By now, you have heard about the Coronavirus, that originated in Wuhan, China. In late January, 2020, the World health Organization (WHO), declared Coronavirus as a Global Health Emergency.
Here's what you need to know about it, the latest news, and how to protect yourself and your family.
Coronavirus is an airborne respiratory illness that appears to have originated in Wuhan, Hubei Province, China. Chinese authorities identified the new variant of coronavirus. By late January, 2020, there were over 1,000 confirmed cases in China, including cases outside Wuhan City. The CDC (Centers for Disease Control and Prevention is investigating, testing and monitoring as additional cases have been identified in a growing number of other international locations, including the United States. There are already more than 100 deaths, all in China.
The official name for the virus is the 2019 Novel Coronavirus, or 2019-nCoV. Learn about Novel Coronavirus from the CDC.
The World Health Organization says:
Coronaviruses (CoV) are a large family of viruses that cause illness ranging from the common cold to more severe diseases such as Middle East Respiratory Syndrome (MERS-CoV) and Severe Acute Respiratory Syndrome (SARS-CoV) . A novel coronavirus (nCoV) is a new strain that has not been previously identified in humans.
On February 11, 2020 the World Health Organization announced they have given an official name for the disease that is causing the 2019 novel coronavirus outbreak, COVID-19.
Following the spread of the virus is an important way to assess the risk of the virus to you. Keep in mind that it appears that China has known about the virus for weeks or months and has been actively suppressing and downplaying the true numbers, including reports of suppressing it's own citizens who attempt to report on it. This suggests that the numbers inside China may be far higher, even double those reported. You can see the spread on a mapping tool on this website.
The World Health Organization daily situation reports are here.
In descending order, most cases to least (as of February 5, 2020), country then number of cases. Note: it is likely that there are also many cases in North Korea, but of course, they aren't saying anything!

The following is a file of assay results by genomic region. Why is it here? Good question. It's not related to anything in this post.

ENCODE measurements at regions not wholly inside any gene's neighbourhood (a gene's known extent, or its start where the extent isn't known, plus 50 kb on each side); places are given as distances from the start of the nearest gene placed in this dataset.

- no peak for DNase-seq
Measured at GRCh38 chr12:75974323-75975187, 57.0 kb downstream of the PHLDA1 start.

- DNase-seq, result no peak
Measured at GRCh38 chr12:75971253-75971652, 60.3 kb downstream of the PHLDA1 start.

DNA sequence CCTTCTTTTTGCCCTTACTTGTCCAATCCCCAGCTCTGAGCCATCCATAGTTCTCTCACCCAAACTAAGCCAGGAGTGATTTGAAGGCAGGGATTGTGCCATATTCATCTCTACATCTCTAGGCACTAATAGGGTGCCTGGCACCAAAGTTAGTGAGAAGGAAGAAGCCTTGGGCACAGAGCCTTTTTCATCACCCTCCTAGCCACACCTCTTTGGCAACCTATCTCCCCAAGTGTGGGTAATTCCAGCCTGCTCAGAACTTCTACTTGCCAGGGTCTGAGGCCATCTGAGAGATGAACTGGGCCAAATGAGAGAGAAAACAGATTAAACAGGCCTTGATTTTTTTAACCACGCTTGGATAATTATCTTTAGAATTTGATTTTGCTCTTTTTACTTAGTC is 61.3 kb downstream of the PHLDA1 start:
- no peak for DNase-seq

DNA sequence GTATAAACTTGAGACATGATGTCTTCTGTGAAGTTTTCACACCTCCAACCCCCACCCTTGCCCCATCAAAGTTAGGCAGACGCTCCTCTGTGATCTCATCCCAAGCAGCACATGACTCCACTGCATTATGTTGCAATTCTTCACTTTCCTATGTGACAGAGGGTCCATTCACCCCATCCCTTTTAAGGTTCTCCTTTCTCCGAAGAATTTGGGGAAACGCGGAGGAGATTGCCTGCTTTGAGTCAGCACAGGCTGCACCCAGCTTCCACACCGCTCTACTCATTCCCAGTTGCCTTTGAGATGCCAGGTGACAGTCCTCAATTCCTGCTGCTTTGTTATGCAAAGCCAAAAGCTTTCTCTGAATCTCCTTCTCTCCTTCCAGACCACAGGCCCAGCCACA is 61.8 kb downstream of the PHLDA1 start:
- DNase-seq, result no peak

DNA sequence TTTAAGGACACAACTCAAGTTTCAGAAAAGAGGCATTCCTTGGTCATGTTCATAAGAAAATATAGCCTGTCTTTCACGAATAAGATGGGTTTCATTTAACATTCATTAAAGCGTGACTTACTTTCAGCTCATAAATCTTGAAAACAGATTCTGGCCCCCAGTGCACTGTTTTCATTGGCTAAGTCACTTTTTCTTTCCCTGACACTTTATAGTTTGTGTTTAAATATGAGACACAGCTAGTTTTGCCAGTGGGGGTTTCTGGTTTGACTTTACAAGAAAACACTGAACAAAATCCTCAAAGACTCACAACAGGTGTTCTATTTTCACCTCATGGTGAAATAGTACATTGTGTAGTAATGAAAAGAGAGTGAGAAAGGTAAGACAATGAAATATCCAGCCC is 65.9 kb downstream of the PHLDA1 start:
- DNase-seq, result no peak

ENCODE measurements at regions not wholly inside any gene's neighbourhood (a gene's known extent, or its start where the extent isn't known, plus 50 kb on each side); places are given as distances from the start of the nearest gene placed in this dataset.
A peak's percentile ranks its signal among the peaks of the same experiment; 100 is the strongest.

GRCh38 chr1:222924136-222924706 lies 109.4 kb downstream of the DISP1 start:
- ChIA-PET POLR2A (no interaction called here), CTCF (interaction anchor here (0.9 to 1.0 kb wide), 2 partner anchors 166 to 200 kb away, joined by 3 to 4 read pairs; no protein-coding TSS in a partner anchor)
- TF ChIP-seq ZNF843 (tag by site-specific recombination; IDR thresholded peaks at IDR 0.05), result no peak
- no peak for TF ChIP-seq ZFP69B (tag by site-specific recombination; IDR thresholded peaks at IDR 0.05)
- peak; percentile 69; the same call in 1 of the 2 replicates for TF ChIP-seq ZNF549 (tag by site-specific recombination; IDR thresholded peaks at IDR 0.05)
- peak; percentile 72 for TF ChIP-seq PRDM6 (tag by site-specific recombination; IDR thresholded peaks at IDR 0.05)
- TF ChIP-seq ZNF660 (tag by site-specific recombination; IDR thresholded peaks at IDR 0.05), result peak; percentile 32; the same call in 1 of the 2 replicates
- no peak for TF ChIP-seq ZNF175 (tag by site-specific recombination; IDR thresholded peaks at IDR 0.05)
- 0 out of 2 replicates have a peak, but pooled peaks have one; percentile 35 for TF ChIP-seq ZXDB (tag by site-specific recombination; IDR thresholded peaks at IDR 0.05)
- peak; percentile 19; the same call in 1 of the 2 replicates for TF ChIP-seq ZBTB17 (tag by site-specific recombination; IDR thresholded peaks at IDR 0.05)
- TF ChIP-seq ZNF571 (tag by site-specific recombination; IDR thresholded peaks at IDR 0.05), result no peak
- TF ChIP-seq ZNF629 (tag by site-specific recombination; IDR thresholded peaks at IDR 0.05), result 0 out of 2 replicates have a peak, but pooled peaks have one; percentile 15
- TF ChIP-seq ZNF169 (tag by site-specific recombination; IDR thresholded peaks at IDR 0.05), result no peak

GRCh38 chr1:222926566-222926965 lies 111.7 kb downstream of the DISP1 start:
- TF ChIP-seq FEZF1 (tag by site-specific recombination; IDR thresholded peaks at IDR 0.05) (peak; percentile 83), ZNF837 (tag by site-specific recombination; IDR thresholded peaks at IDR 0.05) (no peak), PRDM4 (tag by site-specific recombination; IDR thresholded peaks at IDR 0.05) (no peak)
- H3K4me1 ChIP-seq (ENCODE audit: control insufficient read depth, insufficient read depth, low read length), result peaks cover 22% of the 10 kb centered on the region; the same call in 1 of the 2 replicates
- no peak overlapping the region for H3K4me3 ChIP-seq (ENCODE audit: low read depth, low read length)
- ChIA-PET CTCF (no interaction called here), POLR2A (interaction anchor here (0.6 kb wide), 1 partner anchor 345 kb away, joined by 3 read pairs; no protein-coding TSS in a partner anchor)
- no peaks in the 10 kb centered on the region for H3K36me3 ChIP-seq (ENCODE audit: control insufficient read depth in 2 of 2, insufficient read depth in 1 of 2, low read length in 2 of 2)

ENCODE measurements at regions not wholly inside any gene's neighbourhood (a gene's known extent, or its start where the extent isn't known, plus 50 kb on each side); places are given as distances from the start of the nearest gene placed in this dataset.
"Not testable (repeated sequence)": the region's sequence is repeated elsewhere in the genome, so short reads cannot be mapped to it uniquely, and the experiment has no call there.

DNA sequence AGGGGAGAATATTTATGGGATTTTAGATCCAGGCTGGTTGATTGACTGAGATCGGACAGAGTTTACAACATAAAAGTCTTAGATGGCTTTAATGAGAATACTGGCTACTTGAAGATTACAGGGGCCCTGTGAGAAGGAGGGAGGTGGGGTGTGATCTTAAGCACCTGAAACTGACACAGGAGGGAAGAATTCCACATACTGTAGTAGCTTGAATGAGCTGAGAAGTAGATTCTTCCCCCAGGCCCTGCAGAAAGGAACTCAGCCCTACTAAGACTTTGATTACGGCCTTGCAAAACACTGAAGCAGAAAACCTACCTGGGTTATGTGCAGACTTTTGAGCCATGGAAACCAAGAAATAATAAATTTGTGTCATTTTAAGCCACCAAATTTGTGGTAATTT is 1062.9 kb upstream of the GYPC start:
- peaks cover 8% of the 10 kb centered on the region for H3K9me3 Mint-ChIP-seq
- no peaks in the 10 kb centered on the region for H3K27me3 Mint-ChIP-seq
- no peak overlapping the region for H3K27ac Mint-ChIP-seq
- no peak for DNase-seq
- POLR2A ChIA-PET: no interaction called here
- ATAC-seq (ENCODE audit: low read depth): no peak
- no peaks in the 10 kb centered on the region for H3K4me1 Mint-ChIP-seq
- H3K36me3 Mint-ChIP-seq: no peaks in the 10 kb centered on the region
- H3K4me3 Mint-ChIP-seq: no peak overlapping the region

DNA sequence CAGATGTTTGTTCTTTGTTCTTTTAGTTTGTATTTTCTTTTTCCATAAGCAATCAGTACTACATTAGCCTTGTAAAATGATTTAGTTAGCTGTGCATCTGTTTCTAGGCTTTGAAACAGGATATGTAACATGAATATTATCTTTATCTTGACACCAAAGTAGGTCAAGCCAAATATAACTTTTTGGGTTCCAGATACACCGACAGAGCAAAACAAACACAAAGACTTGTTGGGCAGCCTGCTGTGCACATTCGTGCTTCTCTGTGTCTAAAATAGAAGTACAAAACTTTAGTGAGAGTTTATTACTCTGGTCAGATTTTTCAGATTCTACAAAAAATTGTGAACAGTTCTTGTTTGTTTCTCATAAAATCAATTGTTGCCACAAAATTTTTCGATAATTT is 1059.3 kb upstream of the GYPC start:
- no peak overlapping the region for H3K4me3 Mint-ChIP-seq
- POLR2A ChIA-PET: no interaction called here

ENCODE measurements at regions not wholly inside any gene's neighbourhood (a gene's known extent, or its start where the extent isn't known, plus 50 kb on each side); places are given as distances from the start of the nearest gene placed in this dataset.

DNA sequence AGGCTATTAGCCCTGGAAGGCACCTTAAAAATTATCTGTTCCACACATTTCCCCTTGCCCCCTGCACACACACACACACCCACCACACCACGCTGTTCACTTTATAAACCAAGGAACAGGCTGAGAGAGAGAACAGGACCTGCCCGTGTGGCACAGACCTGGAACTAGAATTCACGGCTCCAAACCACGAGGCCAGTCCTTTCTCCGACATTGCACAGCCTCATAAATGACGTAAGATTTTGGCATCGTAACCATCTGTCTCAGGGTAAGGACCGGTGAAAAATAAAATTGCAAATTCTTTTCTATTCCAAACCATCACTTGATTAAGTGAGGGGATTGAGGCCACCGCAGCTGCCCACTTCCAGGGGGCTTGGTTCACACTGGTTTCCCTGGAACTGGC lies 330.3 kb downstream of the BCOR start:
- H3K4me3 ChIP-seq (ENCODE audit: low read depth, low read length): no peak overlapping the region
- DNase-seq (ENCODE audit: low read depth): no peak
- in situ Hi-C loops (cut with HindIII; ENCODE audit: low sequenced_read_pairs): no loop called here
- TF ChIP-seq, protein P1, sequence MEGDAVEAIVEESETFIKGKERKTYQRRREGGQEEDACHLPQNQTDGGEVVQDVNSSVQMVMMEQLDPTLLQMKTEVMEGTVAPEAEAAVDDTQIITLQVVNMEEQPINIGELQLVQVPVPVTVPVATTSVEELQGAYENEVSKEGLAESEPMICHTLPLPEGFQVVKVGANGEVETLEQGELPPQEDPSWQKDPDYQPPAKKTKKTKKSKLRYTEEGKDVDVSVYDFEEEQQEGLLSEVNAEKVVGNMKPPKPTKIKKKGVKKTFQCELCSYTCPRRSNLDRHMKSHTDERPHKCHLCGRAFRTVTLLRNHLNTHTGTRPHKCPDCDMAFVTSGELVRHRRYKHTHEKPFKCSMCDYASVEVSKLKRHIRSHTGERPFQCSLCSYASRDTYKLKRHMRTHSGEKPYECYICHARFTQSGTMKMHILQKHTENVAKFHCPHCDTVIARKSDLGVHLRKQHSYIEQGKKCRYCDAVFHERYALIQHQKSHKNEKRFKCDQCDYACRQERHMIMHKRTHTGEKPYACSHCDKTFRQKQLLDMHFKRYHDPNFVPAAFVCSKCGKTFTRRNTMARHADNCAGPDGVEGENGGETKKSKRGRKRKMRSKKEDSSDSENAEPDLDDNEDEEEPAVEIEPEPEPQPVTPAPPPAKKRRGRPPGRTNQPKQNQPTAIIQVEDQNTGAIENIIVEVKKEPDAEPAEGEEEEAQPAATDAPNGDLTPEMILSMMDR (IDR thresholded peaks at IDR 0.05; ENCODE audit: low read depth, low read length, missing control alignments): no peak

Similar to the flu, SARS, MERS and other respiratory viruses, symptoms reported for patients with coronavirus include mild to severe respiratory illness with fever , cough, and difficulty breathing. Read about 2019-nCoV Symptoms.
This virus probably originally started from an animal source (some Chinese eat wild animals, such as snakes, bats, rats, etc, which carry new forms of viruses). Coronaviruses are common in many different species of animals, including camels and bats. Rarely, these coronaviruses can evolve and infect humans and then spread between humans. Recent examples of this include SARS-CoV and MERS-CoV. Coronaviruses are zoonotic, meaning they are transmitted between animals and people. Detailed investigations found that SARS-CoV was transmitted from civet cats to humans and MERS-CoV from dromedary camels to humans. Several known coronaviruses are circulating in animals that have not yet infected humans.When humans eat these animals, sometimes the viruses in the animal mutate and become able to infect humans. The Coronavirus appears to have done this and is spreading from person-to-person.
It appears that this virus is airborne, being spread but droplets from a respiratory tract, such as sneezes, coughs, mucus, saliva, etc. Touching the droplets and then rubbing your eyes, face, mouth, etc. is the most likely form of infection. The droplets containing the virus could be left on surfaces like doorknobs, tables, cellphones, etc. Or being close to an infected person (6 - 8 ft) could also result in infection. .
This is a rapidly evolving situation and the CDC's risk assessment is also changing rapidly. The latest updates are available on CDC's 2019 Novel Coronavirus website.
There are very, very few people in the U.S currently showing infection (3 or 4, in the whole United States). See the current U.S. case count of infection with 2019-nCoV. At present, the risk for those in the U.S. is very low. By comparison, each year there are about 12,000 to 61,000 deaths annually in the U.S. caused by the flu.
There is currently no vaccine to prevent 2019-nCoV infection. The best way to prevent infection is to avoid being exposed to this virus. The CDC always recommends commonsense preventive actions to help prevent the spread of respiratory viruses, including:
Like ALL viruses, there is no specific antiviral treatment recommended for coronavirus. Antibiotics do not help treat viruses (they are
anti-bacterial). People infected with 2019-nCoV should receive supportive care to help relieve symptoms. For severe cases, treatment should include
care to support vital organ functions. People who think they may have been exposed to 2019-nCoV should contact your healthcare provider immediately.
See the CDC's Interim Coronavirus Guidance for Healthcare Professionals for information on patients under investigation .
Coronaviruses are a large family of viruses, some causing illness in people and others that circulate among animals, including camels, cats and bats. SARS is another form of coronavirus that emerged to infect people, came from civet cats. MERS, another coronavirus variant, came from camels. More information about the source and spread of 2019-nCoV is available on the CDC 2019-nCoV Situation Summary: Source and Spread of the Virus.